Fifth, with only a few exceptions, there has been a general devaluation of the editorial. Few papers ever took them seriously but now in most newspapers it has become just one more hole in the page to be filled. And, what is worse, many important newspapers, it has become a vehicle for airing the personal opinion of the editor, rather than that of some group or class interest, which is what the editorial used to do in the past. Two striking examples of this are worth citing. One is the manner in which the nuclear deal has been written about by a leading newspaper from the south ? India will become a US pawn in that country's battle against China. The other was the view, expressed repeatedly, in a BJP paper from Delhi that the exit of Nepal's monarch was a blow against Hindus, quite disregarding the fact that those who voted the monarch out were themselves Hindus. There has also been a steep decline in the intellectual quality of the persons charged with writing editorials because it costs so much to hire a clever, well-read and sensible writers.

Sixth, the proliferation of TV channels and its hit-and-run nature has meant the deployment of a vast army of the untutored persons who not only report the news but also, as they babble along, give opinions, usually in response to some inane question from the anchor. But, as I said, these persons are merely irritating. It is the print media that hurts more.

I can go on but the short point is clear: those who complain against the media have a much stronger case today than they did in the past. It is the media, particularly television, which has to take corrective steps. The policy only maximising viewership matters has resulted in people not watching the news as much as they used to ? they read the ticker underneath instead.

In the old days, they used to shoot the messenger who brought bad news. Now the messengers are shooting themselves.

Friday, 27 June 2008


Why is it that it is only a Calcutta paper - The Telegraph - that is following up a story about 300 children missing from Ghaziabad's villages since January 2007? The Delhi media seems to be completely obsessed with the Aarushi case, involving `people like us' even though there was a small report around the time that case broke. Something similar happened in the case of Nithari. When AnantGupta (son of the former head of Adobe Systems) was kidnapped, one Delhi paper had a story about how children were going missing from Nithari. Nobody, not the papers, not the television channels, followed this up. Then the skeletons were found and all hell broke loose. Soon after that Barkha Dutt wrote in her HT column lamenting how the media had got a whiff of the Nithari problem but had ignored it. One would have expected that after that, the media would be more alert. But that doesn't seem to be the case. Only telegraph has done two stories on this.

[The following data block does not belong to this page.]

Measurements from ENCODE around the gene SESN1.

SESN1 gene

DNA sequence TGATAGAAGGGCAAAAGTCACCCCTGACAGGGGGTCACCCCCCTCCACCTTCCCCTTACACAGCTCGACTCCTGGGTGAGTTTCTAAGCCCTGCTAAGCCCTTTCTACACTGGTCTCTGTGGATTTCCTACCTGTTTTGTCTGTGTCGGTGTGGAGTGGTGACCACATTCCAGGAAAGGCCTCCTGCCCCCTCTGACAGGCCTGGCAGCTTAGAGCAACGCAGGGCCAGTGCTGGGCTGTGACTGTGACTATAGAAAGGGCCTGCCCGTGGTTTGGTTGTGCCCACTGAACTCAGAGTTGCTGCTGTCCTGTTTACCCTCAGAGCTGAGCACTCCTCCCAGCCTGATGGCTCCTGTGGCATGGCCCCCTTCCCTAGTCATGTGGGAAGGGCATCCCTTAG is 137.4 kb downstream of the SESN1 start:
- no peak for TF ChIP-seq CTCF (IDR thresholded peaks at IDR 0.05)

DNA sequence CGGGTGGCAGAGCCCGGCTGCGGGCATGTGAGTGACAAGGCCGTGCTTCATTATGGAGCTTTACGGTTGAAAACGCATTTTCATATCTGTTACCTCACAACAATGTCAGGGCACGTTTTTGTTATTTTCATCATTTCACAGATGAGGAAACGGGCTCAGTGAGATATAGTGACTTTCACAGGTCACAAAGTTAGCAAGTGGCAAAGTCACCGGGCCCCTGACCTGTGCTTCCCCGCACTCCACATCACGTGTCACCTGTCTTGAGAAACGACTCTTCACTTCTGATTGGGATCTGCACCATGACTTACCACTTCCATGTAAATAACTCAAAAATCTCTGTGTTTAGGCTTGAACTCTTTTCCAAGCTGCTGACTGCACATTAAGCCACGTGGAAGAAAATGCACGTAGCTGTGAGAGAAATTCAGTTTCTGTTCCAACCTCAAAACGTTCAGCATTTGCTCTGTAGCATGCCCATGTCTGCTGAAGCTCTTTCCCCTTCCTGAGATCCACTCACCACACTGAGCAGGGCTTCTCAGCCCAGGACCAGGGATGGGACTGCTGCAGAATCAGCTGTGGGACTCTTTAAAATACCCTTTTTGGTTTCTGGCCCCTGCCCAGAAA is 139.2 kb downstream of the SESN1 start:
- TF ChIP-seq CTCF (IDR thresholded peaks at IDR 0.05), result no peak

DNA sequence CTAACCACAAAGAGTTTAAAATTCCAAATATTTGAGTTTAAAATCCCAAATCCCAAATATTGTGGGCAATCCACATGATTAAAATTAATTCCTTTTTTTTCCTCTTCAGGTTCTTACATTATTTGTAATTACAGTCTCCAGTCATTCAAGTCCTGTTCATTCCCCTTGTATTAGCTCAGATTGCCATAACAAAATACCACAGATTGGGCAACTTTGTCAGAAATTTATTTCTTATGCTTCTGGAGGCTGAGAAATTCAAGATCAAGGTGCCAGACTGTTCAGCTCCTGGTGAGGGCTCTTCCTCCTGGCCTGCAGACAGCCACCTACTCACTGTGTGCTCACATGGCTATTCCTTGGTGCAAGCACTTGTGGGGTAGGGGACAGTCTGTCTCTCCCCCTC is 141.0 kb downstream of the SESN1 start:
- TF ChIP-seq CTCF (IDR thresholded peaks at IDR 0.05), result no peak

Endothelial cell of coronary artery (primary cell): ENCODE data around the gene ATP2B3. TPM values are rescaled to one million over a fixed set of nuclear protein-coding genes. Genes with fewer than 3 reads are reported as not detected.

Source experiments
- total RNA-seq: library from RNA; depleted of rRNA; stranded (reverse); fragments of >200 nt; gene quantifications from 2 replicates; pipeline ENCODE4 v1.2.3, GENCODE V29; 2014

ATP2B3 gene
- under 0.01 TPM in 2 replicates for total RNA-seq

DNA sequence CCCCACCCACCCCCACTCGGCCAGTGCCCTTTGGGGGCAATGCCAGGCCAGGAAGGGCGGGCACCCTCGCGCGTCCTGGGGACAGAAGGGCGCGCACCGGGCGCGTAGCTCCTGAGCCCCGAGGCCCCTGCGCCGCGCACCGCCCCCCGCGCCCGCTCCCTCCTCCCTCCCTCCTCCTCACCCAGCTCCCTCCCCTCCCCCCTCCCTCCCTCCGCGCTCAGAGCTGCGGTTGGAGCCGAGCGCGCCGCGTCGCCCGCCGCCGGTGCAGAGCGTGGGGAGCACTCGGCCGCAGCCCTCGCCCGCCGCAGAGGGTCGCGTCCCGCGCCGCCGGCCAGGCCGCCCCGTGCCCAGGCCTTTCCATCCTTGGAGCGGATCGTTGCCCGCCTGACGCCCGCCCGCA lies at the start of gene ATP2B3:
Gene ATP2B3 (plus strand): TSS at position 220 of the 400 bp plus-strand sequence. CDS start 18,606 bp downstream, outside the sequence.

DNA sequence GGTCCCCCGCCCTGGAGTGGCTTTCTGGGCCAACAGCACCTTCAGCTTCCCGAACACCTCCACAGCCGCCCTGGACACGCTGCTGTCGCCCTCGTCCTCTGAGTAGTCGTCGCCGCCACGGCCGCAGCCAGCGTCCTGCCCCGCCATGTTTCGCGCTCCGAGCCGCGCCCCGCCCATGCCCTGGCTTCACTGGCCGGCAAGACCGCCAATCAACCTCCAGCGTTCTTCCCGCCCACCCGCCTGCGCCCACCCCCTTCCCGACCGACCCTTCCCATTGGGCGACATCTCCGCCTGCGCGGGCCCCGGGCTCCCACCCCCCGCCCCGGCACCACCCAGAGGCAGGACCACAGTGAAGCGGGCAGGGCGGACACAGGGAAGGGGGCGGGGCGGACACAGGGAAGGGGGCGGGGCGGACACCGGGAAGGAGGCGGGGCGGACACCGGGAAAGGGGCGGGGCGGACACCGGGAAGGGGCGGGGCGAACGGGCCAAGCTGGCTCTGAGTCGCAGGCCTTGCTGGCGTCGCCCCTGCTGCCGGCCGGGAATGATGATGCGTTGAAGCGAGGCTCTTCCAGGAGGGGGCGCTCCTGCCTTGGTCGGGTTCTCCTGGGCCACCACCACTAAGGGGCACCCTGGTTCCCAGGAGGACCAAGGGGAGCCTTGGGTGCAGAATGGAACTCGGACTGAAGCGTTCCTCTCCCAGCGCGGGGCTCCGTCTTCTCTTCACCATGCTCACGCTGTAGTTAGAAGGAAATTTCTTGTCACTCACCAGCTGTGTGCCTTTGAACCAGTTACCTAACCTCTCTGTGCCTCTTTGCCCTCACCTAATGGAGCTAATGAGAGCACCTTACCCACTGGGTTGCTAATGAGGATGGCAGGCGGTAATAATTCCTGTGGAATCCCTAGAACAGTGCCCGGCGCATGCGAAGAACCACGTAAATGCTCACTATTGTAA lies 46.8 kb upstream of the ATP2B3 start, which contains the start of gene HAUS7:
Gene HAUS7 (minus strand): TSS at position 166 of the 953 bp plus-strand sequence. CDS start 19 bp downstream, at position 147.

Dadagiri by Journalists

I was aghast to see in today’s Pioneer a report about how journalists are demanding revival of CGHS (Central Government Health Scheme) facilities for them. Apparently at the cabinet briefing, they gheraoed the minister of state in the PMO, Prithviraj Chavan, and forced him to assure them that he would take up the matter with the Prime Minister. But they were not satisfied with that and said they would not let the briefing start without a satisfactory answer. They were finally persuaded to allow the briefing to proceed.

This is nothing but dadagiri. One, journalists have no business demanding health facilities from the government, especially those meant for government employees. An unrelated point: the CGHS facility for government employees (which is hugely corruption ridden) is itself being pared down because of the financial strain. Secondly, they have no business holding up a press briefing on a cabinet meeting for these kind of demands.

Thursday, 26 June 2008

Ruminating on the Media

There's a lot that is disturbing about the media - the focus of stories, the legwork (or lack of it) for stories, the slants, the grammatical and spelling mistakes. I'll be putting down thoughts on it from time to time, when something strikes me. They will be short pieces, mere passing thoughts.